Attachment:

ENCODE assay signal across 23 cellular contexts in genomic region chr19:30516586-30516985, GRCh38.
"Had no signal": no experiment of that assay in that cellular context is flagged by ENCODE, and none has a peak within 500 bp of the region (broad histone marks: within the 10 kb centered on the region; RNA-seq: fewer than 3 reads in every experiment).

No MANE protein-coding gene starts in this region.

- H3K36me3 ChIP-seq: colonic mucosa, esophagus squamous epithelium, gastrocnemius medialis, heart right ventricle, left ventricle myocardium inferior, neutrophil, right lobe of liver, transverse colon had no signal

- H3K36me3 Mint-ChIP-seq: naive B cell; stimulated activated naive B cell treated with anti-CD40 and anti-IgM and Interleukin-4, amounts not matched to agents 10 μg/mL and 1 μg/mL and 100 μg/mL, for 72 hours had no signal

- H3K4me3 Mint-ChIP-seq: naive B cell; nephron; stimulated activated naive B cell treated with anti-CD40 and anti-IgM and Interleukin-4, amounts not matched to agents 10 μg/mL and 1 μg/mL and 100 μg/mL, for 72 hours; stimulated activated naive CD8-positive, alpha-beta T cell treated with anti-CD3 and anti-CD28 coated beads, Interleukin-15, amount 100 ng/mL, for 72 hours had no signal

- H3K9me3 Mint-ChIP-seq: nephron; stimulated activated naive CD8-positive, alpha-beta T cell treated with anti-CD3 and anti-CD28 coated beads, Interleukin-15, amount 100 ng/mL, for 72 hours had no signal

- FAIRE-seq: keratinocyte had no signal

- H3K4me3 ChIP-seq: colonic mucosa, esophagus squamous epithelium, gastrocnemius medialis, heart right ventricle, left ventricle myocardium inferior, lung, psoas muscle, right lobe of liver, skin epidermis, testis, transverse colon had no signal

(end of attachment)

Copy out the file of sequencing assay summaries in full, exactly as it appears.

ENCODE assay signal across 23 cellular contexts in genomic region chr19:30516586-30516985, GRCh38.
"Had no signal": no experiment of that assay in that cellular context is flagged by ENCODE, and none has a peak within 500 bp of the region (broad histone marks: within the 10 kb centered on the region; RNA-seq: fewer than 3 reads in every experiment).

No MANE protein-coding gene starts in this region.

- H3K36me3 ChIP-seq: colonic mucosa, esophagus squamous epithelium, gastrocnemius medialis, heart right ventricle, left ventricle myocardium inferior, neutrophil, right lobe of liver, transverse colon had no signal

- H3K36me3 Mint-ChIP-seq: naive B cell; stimulated activated naive B cell treated with anti-CD40 and anti-IgM and Interleukin-4, amounts not matched to agents 10 μg/mL and 1 μg/mL and 100 μg/mL, for 72 hours had no signal

- H3K4me3 Mint-ChIP-seq: naive B cell; nephron; stimulated activated naive B cell treated with anti-CD40 and anti-IgM and Interleukin-4, amounts not matched to agents 10 μg/mL and 1 μg/mL and 100 μg/mL, for 72 hours; stimulated activated naive CD8-positive, alpha-beta T cell treated with anti-CD3 and anti-CD28 coated beads, Interleukin-15, amount 100 ng/mL, for 72 hours had no signal

- H3K9me3 Mint-ChIP-seq: nephron; stimulated activated naive CD8-positive, alpha-beta T cell treated with anti-CD3 and anti-CD28 coated beads, Interleukin-15, amount 100 ng/mL, for 72 hours had no signal

- FAIRE-seq: keratinocyte had no signal

- H3K4me3 ChIP-seq: colonic mucosa, esophagus squamous epithelium, gastrocnemius medialis, heart right ventricle, left ventricle myocardium inferior, lung, psoas muscle, right lobe of liver, skin epidermis, testis, transverse colon had no signal